Cervantes is considering with them the possibility of new genres, new forms of literature emerging — which they are, at the time that he is writing — and showing the mechanisms by which a new genre is born, a new genre, meaning a new kind of literature that is not merely derived or copied from the classics, as was done or attempted to be done in the Renaissance. These are authors, like Lope de Vega, whose name I’ve mentioned many times, and I’m not going to put it on the board because you must remember, who created, as it were, the Spanish theater, national theater, the comedia. And so, Ginés is as complex a figure as other narrators of the Quixote like Cide Hamete Benengeli, and I remind you again, and I’ll do it probably again in this lecture, that at this point between the sixteenth and the seventeenth centuries, the first professional authors are emerging, that is, authors who are trying to make a living from their writing. Lope did, very, very well, because, of course, he wrote so many plays and he did so well, while Cervantes didn’t do so well, as we know.
Now, this interest in the nature of literature and the figure of the author in the Quixote is because the novel, this novel, the Quixote, is not so much about the question of the book as it is about that of the books, in the plural, as we saw in the episode of the scrutiny of the library. It is about the proliferation of books made possible by the development of the printing press and the economic factors that encourage editorial production in the sixteenth century. The Quixote is the first major work to consider how the dissemination of books unsettles received notions about the book and about authorship. These are, remember, again, turn of the century, sixteenth to the seventeenth, new genres, new authors, like Mateo Alemán and Lope de Vega, who are professionals, and so forth; this is tied to the whole issue of the books.
Chapter 6. The Proliferation of Books in Relation to the Author [00:47:18]
Now, I’m going to go into a part of the lecture here that might get a little dense, because it’s about this proliferation of books in relation to the author and the veracity of the books. I’ll go very slowly, because I, myself, feel that it is a bit dense, and I don’t want to confuse you, and if I do, you raise your hand in protest. The proliferation of books is accompanied by a decline in the social class of authors and of the author figures, by which I mean characters like Ginés de Pasamonte, who represent authors within the fiction — Now, take stock of this. Ginés de Pasamonte is a criminal, is a prisoner, he’s a galley slave, however, he has written a book. This is novel, I mean, that someone of his social class, couldn’t be lower, is writing a book. So, just as the production of many copies of a single book brings down the fetish value of each single copy — as happens with everything, if you have too many of something the value declines, if you have very few the value increases.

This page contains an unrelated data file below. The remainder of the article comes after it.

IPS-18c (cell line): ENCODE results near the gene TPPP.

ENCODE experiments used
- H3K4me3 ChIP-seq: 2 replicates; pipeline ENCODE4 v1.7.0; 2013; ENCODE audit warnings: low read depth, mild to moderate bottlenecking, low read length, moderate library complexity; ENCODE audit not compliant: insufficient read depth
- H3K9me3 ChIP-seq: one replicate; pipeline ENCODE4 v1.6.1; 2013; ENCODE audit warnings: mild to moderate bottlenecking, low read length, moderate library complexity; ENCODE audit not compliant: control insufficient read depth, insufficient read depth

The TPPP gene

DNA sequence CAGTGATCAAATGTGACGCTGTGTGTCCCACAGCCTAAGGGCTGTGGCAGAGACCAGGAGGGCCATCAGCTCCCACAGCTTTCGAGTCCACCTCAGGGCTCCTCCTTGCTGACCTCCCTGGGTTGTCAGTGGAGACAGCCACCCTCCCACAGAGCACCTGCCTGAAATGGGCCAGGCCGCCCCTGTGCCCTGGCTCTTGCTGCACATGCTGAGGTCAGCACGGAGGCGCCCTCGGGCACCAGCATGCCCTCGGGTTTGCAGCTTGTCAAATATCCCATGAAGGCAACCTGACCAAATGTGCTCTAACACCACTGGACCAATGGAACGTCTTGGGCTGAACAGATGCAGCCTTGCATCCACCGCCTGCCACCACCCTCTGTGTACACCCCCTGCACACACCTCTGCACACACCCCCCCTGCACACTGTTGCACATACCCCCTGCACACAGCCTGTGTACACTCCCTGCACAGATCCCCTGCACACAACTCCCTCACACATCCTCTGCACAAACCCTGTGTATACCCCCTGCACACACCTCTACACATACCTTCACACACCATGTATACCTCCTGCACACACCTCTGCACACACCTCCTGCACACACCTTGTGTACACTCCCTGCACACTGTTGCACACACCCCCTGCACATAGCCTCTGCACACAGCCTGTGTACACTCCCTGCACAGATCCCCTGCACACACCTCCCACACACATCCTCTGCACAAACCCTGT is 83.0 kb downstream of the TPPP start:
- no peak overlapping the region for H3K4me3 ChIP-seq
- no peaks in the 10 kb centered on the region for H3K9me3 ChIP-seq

I have a two-dollar bill in my wallet somebody gave me, and I’ve kept it because they say it is good luck, but also because there are few of those, so this is the fetish value of things that are few; this we’ve learned in economic classes since we were going to high school. But the opposite is true of the authors and author figures relevance, which increases as the value of each copy of his book decreases. The authors now become the guarantee of the work’s worth, as well as the one accountable for it before the law. In the case of the comedia, the Spanish plays, where proliferation was rampant to be ‘de Lope,’ by Lope, became a sign of excellence — like a trademark — applicable as an indication of value to things other than plays.
You could say, this thing is de Lope, and it meant that it was very good. In the picaresque, author and protagonists are conflated into one, book and author become one as in the case of Ginés, whose reductio ad absurdum of this textual strategy has been noted many times — the one that we’ve just seen. A rudimentary equation could perhaps be worked out. These new authors break with the strictures of renaissance mimesis — the idea of imitating the classics — in the sense then they innovate leaving behind classical forms and themes, or subjecting them to substantial transformations. They are no longer like the classics; they are subjecting them to transformations. Hence, the dissent in social status of the author appears to be accompanied by an increase in inventiveness and a rise in the importance of the author — is that clear? It should be clear, no? The higher the social class, the less the invention, because they follow mimesis; they imitate the classics. The lower the author’s social class, the greater the invention, hence more value attached to the author, which leads to the following: the more invention, the more value given to the author — Ginés de Pasamonte who prides himself of having written this book about himself.